Polar Vortex or Not, Cooler Temps Invade Eastern U.S.

Polar Vortex or Not, Cooler Temps Invade Eastern U.S.

Mid-July is typically when places from Colorado to Minnesota to New Jersey see their warmest temperatures of the year, but thanks to an incursion of cold polar air, parts of the eastern U.S. will see the mercury dip 5 to 25°F below normal this week. But as far as the National Weather Service is concerned, don’t call it a Polar Vortex. The event… Read More

Another Quiet Season As Tornado Peak Passes

Another Quiet Season As Tornado Peak Passes

June is likely to go into the books as the busiest month for tornadoes in what has been an overall quiet year. Tornado activity, which was initially on a record-low pace through late April, picked up most significantly last month, and now the odds of a tornado happening anywhere in the U.S. on a given day are on the decline. “We’ve just passed the… Read More

Long Wait Continues as El Niño Lagging

Long Wait Continues as El Niño Lagging

The months-long wait for El Niño continues: The latest update from the Climate Prediction Center, issued Thursday, finds that conditions still aren’t quite in place to declare a full-blown El Niño, though forecasters still expect one to emerge by the fall. If and when it does, it is expected to impact weather and climate across the world and could… Read More

Picture This: Gnarly Neoguri, Double Rainbows, No LeBron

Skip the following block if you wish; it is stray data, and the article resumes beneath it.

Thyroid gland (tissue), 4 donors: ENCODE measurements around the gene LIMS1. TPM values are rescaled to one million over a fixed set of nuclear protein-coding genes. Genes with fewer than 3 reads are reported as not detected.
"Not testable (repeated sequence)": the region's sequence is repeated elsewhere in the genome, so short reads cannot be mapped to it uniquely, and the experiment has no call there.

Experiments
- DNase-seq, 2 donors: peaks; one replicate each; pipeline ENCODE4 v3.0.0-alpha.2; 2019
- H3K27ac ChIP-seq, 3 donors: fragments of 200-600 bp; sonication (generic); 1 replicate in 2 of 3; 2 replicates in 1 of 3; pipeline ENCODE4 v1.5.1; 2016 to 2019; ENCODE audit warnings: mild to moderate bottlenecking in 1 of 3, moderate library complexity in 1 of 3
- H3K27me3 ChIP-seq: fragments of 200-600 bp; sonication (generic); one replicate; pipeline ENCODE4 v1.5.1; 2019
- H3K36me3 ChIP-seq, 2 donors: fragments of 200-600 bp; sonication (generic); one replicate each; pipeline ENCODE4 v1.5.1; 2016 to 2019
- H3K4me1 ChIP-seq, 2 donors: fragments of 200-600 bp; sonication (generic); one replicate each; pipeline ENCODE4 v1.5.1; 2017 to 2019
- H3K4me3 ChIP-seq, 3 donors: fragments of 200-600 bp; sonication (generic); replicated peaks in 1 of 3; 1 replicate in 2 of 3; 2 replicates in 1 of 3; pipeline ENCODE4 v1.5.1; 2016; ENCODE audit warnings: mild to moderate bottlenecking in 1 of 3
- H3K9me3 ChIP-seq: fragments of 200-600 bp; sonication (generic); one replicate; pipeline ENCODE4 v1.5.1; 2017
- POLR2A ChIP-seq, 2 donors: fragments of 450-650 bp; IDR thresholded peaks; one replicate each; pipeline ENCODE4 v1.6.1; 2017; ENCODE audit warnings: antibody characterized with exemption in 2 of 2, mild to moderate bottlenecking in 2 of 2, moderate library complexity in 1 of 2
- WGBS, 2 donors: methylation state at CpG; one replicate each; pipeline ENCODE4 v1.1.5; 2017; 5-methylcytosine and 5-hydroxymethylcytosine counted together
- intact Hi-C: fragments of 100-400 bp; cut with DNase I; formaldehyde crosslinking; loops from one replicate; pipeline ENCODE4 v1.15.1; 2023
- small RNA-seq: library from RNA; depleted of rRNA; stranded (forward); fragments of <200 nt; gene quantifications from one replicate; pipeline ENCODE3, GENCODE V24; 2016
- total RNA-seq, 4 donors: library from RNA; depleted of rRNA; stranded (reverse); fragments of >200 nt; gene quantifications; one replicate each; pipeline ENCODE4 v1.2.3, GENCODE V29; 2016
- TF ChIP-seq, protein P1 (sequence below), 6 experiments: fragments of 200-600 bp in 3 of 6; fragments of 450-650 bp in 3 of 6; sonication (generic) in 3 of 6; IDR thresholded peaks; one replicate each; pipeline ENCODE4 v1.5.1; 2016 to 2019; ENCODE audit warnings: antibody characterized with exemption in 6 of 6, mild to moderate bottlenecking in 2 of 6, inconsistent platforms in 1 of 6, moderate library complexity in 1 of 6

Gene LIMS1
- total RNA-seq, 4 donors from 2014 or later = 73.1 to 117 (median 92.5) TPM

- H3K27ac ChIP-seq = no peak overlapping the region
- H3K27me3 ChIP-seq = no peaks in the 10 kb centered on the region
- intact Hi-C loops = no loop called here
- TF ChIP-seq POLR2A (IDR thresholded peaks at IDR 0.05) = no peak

Picture This: Gnarly Neoguri, Double Rainbows, No LeBron

From Japan to Brazil to a place truly out of this world, stormy weather grabbed the headlines this week — and made for some stunning photos. Scroll down for our choices for some of the most amazing weather shots from the week, including grandeur of Typhoon Neoguri, the beautiful calm after the storm in the U.S. capital, and a storm with a really… Read More

Super Typhoon Neoguri: 5 Stormy Facts

Super Typhoon Neoguri: 5 Stormy Facts

Super Typhoon Neoguri is bearing down on Japan’s Ryuku Islands, a string of more than 100 islands that make up the southernmost part of the Japanese archipelago. The storm’s path could take it will very close to the biggest of the islands, Okinawa, where the largest U.S. military installation in the Asia-Pacific region is located. Neoguri was about… Read More

Picture This: Hurricane Arthur & NYC Lightning